The 9th Circuit’s ruling was narrow and doesn’t necessarily create a new precedent, but it points out that the arguments surrounding the 5th Amendment and biometrics are still unsettled. The ruling was also complicated by the fact that Payne was on parole at the time, back in 2021, when he was stopped by California Highway Patrol where he allegedly had a stash of narcotics including fentanyl, fluoro-fentanyl, and cocaine. He was charged with possession with intent to sell.

What Do the Experts Say Regarding Biometrics and Police?

Subject: A glaring Android TV security flaw might put your Gmail at risk
Source: Android Central

What you need to know

  • A loophole in Android TV could allow unauthorized access to Gmail and other linked services if someone gains physical access to the device.
  • Through an Android TV box, individuals can potentially hack into the Google account of the last user, compromising Gmail and Google Drive.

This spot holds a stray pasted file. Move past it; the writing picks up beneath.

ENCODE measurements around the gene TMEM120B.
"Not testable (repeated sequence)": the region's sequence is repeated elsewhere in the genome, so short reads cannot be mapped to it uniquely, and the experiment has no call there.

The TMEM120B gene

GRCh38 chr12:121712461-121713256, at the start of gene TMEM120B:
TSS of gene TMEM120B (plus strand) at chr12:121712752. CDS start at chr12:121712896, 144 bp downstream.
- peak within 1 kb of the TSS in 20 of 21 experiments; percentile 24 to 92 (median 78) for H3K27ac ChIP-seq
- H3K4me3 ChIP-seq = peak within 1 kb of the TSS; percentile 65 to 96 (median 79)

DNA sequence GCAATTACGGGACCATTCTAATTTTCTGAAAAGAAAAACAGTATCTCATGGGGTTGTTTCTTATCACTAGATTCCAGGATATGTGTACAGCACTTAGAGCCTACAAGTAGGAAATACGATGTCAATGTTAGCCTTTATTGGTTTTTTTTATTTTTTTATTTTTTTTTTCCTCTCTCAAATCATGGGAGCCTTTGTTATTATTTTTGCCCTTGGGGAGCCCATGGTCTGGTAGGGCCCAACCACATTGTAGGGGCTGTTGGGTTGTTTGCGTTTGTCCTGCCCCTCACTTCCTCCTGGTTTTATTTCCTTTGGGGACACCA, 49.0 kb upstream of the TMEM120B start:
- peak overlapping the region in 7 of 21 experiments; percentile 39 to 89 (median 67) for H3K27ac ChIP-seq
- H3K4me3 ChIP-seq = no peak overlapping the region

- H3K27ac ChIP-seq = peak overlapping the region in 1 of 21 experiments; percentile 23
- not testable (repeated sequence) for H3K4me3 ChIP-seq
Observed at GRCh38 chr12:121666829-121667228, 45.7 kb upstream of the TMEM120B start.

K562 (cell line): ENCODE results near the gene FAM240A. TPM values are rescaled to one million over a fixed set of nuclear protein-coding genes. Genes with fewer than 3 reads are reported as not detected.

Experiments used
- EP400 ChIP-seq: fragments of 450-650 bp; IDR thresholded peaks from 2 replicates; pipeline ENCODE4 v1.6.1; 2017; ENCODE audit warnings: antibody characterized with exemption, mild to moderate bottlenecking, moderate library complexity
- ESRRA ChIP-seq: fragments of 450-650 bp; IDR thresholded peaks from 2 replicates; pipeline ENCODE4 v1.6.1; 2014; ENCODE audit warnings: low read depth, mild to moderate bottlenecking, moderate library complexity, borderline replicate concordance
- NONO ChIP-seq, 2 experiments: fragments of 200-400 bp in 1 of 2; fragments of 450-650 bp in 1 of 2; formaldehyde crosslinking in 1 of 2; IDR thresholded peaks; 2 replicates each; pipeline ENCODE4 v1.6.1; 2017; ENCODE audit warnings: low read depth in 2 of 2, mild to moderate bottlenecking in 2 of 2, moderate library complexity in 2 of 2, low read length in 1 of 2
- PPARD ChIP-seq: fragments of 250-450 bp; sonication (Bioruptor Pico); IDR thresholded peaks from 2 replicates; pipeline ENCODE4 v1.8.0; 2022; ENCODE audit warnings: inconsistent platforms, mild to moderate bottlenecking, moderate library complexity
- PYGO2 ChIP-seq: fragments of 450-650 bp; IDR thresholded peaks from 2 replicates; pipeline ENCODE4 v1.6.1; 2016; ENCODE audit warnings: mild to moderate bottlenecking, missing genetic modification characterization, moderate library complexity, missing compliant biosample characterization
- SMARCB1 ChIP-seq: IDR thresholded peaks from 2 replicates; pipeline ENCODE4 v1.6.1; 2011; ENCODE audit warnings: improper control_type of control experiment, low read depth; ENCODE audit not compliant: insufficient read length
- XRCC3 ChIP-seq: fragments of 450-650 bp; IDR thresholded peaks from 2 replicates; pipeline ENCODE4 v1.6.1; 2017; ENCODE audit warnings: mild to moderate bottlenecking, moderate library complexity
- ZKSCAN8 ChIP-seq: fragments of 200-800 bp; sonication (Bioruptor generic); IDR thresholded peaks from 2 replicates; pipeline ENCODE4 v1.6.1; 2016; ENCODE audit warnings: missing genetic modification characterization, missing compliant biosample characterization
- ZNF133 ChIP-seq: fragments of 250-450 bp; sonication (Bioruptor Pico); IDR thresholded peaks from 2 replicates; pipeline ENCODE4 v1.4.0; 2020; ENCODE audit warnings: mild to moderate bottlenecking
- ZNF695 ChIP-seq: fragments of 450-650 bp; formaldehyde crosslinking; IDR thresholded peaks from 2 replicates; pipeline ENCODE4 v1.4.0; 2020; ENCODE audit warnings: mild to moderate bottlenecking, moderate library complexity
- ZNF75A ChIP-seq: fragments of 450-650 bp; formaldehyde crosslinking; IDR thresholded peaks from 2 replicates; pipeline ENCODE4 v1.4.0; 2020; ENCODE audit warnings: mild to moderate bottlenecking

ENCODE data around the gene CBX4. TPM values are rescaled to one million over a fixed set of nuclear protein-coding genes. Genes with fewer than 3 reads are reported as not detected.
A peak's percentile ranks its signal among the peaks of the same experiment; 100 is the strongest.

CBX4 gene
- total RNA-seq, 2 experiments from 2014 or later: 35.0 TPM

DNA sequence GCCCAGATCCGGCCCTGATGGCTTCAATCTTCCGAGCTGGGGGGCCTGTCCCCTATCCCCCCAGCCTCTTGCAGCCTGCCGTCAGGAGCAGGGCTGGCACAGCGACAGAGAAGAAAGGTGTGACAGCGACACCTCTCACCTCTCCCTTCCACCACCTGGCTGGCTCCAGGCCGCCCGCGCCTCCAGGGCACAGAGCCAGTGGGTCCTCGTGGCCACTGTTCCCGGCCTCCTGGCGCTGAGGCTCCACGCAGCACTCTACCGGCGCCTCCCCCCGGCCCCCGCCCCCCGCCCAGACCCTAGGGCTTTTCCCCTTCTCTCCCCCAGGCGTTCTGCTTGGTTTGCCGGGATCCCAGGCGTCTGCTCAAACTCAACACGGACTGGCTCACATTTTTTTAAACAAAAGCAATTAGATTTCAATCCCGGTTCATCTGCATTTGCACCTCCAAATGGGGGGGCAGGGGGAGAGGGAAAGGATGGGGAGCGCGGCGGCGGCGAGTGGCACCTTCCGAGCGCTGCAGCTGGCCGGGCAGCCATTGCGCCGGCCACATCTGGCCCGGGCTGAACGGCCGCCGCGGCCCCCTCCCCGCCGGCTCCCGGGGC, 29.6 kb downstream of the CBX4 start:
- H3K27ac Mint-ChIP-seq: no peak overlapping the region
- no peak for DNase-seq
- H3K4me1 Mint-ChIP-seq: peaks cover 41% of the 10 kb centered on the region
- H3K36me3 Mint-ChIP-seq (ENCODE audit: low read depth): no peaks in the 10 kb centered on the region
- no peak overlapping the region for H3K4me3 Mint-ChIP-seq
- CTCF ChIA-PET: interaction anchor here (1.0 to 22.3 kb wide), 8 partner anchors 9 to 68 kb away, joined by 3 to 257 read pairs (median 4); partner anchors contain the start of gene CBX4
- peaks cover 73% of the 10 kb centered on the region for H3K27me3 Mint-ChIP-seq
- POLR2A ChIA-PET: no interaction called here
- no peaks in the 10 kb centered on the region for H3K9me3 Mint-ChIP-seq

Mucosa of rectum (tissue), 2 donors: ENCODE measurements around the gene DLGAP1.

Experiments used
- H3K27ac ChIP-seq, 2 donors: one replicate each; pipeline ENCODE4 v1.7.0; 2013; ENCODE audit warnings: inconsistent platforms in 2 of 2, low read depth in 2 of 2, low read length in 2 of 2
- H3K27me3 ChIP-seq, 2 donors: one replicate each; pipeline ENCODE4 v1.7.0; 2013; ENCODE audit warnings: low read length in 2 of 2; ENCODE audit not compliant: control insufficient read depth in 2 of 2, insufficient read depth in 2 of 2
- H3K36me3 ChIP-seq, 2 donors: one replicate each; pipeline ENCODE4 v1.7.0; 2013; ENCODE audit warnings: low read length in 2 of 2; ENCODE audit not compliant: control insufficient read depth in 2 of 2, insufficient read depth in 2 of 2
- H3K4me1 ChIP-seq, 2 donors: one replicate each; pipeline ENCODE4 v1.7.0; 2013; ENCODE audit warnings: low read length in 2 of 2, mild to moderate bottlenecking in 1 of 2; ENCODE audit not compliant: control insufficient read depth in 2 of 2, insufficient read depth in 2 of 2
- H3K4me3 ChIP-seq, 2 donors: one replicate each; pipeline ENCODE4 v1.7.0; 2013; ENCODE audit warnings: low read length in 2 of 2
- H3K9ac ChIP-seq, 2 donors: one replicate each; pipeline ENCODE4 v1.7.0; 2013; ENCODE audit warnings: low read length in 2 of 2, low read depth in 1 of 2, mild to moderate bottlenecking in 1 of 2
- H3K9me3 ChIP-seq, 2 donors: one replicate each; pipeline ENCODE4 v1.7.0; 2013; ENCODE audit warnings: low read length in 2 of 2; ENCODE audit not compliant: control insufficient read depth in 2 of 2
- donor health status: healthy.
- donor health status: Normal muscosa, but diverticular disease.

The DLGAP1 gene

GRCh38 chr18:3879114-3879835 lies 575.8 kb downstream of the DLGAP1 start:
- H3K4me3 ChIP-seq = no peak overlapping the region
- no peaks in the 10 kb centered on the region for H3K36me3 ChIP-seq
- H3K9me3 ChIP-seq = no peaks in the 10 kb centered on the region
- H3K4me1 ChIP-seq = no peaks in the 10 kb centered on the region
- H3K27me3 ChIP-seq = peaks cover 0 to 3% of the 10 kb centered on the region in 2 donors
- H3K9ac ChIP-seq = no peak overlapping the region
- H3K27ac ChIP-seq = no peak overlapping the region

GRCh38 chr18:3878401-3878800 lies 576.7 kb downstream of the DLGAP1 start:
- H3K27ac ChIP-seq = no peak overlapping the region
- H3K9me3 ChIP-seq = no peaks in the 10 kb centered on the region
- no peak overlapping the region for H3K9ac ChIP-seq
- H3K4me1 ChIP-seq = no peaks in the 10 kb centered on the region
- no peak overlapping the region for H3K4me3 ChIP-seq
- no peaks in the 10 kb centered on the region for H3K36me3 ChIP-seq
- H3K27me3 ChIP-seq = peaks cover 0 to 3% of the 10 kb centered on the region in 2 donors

• Initially, Google implied the behavior was expected, but later acknowledged the security flaw and claimed to have fixed it on newer Google TV devices.


Subject: Many tech leaders like Sam Altman join federal AI safety board
Source: Android Headlines

The chief executives of several leading tech companies are joining the US government’s Artificial Intelligence Safety and Security Board. OpenAI’s CEO Sam Altman, Microsoft chief Satya Nadella, and Alphabet CEO Sundar Pichai are some of these tech leaders. The newly created federal advisory board will focus on the secure use of AI within the United States’ critical infrastructure.The AI board will advise the government on how to safely deploy AI in critical infrastructure

The newly created federal AI board will be working with and advising the Department of Homeland Security. Their main focus will be the safe deployment of artificial intelligence within the country’s critical infrastructure. They will create safety systems to protect the economy, medical care, and other major industries from any threats posed by AI. In addition, the board will prevent potential harm from utilizing artificial intelligence in the power grid and transportation.



Subject: Kaiser gave 13.4M people’s data to Microsoft, others
Source: The Register